Since we’re working, we decided early on that we were going to participate in as many fundraising activities as we could. When Bandcamp waived their fees, we’ve used that as an opportunity to sell merch and donate the entire cost to the PHL COVID-19 Fund and the Equal Justice Initiative. Our friends over at Black Shirt Music did a line of T-shirts for Doctors Without Borders and included one of our designs. Most recently, we contributed a song to 19 Notes On A Broken System, a benefit comp featuring a bunch of our friends like Open City, Gray CELL, the Ramoms and more.

Overall, we’re all healthy and getting to spend great quality time with our families and pets. My dog is real pumped I’ve been home, but I think the cats have been plotting my demise for weeks.

We’ve had some fun on our Instagram account and done some acoustic covers, but our main goal while home is to try and write some new music remotely. We all feed off each other creatively when we’re in person, so it’s been a challenge to work through ideas together, but we’re finally at a point where we’re making some progress on new material. Hopefully, when the world heals a bit more, we’ll be able get together and finish these songs off, get them down on tape and cross our fingers that small shows are safe sometime later this year.

Isolation Drills: Taiwan Housing Project

Like the majority of you, all of us in the Philadelphia area are staying at home, learning to adapt to our “new normal.” MAGNET is checking in with local musicians to see how and what they’re doing during this unprecedented time. Photos by Chris Sikich.

Kilynn Lunsford: Until recently, I was working as the national organizer with Labor For Bernie, uniting union members in support of Bernie Sanders. Now, I’m just working on a PA Medicare For All campaign plan and participating in labor actions with USPS, BMWE and Philly’s sanitation workers, to name a few. I’ve managed to do a decent amount of reading during quarantine and even more so now that I’m unemployed; some of my most-enjoyed have been Capital: Volume OneRacecraftToward Freedom: The Case Against Race Reductionism and a collection of Brecht short stories. My fiancé, Thomas, and I have watched so many films it’s hard to keep track of them all, but my absolute favorite was Elio Petri’s Trilogy Of Neurosis, which includes the masterpiece The Working Class Goes To Heaven. Not only does its cast include the best of Lina Wertmüller’s regulars, but it cleverly explores an array of Marxian ideas; among the many scenes worth extoling, Lulu inventorying his spoils of compensatory consumerism, and the comical pathos it invokes, is possibly my favorite. Musically, I’ve been playing around with a Roland drum machine, recording beats and vocals on my phone. I have a solo album I’ve been working on, but I still need to finish the artwork. I haven’t had a lot of inspiration to work on visual art while stuck inside; but that’s my goal for the next few months. I also need to work on the art for a live Taiwan Housing Project tape we put together with Belltower Records.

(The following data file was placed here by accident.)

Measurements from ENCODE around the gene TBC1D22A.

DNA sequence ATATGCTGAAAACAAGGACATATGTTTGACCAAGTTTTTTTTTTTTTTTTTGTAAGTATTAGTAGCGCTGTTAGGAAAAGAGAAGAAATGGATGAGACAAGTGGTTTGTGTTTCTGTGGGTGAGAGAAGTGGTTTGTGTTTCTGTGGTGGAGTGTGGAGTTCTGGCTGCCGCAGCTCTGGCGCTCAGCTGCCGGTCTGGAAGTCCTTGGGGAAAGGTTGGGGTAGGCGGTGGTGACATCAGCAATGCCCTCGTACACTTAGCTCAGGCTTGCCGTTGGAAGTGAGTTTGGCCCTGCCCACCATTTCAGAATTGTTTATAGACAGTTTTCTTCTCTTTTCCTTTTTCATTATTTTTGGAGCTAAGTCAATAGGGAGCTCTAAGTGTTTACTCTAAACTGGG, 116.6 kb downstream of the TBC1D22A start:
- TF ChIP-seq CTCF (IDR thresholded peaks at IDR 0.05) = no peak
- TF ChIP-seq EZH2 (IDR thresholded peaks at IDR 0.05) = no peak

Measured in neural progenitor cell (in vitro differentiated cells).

Marky Feehan: Since I lost my job in March and hunkered down, I’ve just been watching a lot of Netflix. I’m hoping this is all going to end soon so I can go back to bar hopping. No Kenzinger is worth dying for, though, so looks like I’m stuck for now. In the meantime, I’ve been doing a lot of recording in my living room. Kilynn and I started out recording on my couch, and now I’m back to square one again. I can’t wait to get back on the road again with the band and back into the studio to make our next album. 

Shawn Kilroy: I’ve been playing the drums a bunch.